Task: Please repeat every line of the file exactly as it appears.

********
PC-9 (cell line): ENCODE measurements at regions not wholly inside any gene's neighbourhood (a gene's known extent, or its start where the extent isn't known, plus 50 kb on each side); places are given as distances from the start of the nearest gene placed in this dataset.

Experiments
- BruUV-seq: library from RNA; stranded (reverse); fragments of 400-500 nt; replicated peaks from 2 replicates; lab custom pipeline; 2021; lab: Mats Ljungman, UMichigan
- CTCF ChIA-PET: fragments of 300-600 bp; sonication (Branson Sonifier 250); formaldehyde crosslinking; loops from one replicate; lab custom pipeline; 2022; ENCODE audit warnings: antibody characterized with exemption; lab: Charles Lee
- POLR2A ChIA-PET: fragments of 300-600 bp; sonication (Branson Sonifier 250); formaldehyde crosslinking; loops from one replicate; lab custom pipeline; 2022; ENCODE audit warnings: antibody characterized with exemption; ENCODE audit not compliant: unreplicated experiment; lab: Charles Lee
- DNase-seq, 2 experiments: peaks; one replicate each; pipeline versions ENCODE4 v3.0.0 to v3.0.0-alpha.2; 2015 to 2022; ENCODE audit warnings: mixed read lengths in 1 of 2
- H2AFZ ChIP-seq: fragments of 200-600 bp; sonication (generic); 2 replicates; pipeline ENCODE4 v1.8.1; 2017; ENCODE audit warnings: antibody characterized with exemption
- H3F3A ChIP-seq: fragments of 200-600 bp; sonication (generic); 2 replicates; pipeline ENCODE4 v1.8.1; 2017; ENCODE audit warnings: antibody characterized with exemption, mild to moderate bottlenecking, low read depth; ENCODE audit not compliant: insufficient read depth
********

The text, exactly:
PC-9 (cell line): ENCODE measurements at regions not wholly inside any gene's neighbourhood (a gene's known extent, or its start where the extent isn't known, plus 50 kb on each side); places are given as distances from the start of the nearest gene placed in this dataset.

Experiments
- BruUV-seq: library from RNA; stranded (reverse); fragments of 400-500 nt; replicated peaks from 2 replicates; lab custom pipeline; 2021; lab: Mats Ljungman, UMichigan
- CTCF ChIA-PET: fragments of 300-600 bp; sonication (Branson Sonifier 250); formaldehyde crosslinking; loops from one replicate; lab custom pipeline; 2022; ENCODE audit warnings: antibody characterized with exemption; lab: Charles Lee
- POLR2A ChIA-PET: fragments of 300-600 bp; sonication (Branson Sonifier 250); formaldehyde crosslinking; loops from one replicate; lab custom pipeline; 2022; ENCODE audit warnings: antibody characterized with exemption; ENCODE audit not compliant: unreplicated experiment; lab: Charles Lee
- DNase-seq, 2 experiments: peaks; one replicate each; pipeline versions ENCODE4 v3.0.0 to v3.0.0-alpha.2; 2015 to 2022; ENCODE audit warnings: mixed read lengths in 1 of 2
- H2AFZ ChIP-seq: fragments of 200-600 bp; sonication (generic); 2 replicates; pipeline ENCODE4 v1.8.1; 2017; ENCODE audit warnings: antibody characterized with exemption
- H3F3A ChIP-seq: fragments of 200-600 bp; sonication (generic); 2 replicates; pipeline ENCODE4 v1.8.1; 2017; ENCODE audit warnings: antibody characterized with exemption, mild to moderate bottlenecking, low read depth; ENCODE audit not compliant: insufficient read depth